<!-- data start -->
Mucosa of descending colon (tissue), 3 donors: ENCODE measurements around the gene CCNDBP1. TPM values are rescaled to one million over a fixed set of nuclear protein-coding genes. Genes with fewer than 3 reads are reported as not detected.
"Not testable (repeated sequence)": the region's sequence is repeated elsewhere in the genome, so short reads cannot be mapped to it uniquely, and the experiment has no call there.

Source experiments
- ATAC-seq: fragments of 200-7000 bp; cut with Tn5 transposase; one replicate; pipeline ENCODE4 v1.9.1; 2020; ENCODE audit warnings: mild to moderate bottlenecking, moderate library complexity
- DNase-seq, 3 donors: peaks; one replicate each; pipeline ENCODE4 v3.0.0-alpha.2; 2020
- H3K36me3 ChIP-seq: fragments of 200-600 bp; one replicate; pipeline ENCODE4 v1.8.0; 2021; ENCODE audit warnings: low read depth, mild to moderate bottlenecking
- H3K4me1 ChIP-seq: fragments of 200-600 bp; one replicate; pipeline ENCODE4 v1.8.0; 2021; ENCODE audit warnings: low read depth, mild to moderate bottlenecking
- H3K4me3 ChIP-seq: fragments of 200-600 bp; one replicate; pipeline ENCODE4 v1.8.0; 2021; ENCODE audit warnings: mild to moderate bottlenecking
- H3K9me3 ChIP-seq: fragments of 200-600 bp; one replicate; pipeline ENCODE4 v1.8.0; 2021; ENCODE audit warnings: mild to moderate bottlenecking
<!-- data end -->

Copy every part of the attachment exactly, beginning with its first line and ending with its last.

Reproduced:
Mucosa of descending colon (tissue), 3 donors: ENCODE measurements around the gene CCNDBP1. TPM values are rescaled to one million over a fixed set of nuclear protein-coding genes. Genes with fewer than 3 reads are reported as not detected.
"Not testable (repeated sequence)": the region's sequence is repeated elsewhere in the genome, so short reads cannot be mapped to it uniquely, and the experiment has no call there.

Source experiments
- ATAC-seq: fragments of 200-7000 bp; cut with Tn5 transposase; one replicate; pipeline ENCODE4 v1.9.1; 2020; ENCODE audit warnings: mild to moderate bottlenecking, moderate library complexity
- DNase-seq, 3 donors: peaks; one replicate each; pipeline ENCODE4 v3.0.0-alpha.2; 2020
- H3K36me3 ChIP-seq: fragments of 200-600 bp; one replicate; pipeline ENCODE4 v1.8.0; 2021; ENCODE audit warnings: low read depth, mild to moderate bottlenecking
- H3K4me1 ChIP-seq: fragments of 200-600 bp; one replicate; pipeline ENCODE4 v1.8.0; 2021; ENCODE audit warnings: low read depth, mild to moderate bottlenecking
- H3K4me3 ChIP-seq: fragments of 200-600 bp; one replicate; pipeline ENCODE4 v1.8.0; 2021; ENCODE audit warnings: mild to moderate bottlenecking
- H3K9me3 ChIP-seq: fragments of 200-600 bp; one replicate; pipeline ENCODE4 v1.8.0; 2021; ENCODE audit warnings: mild to moderate bottlenecking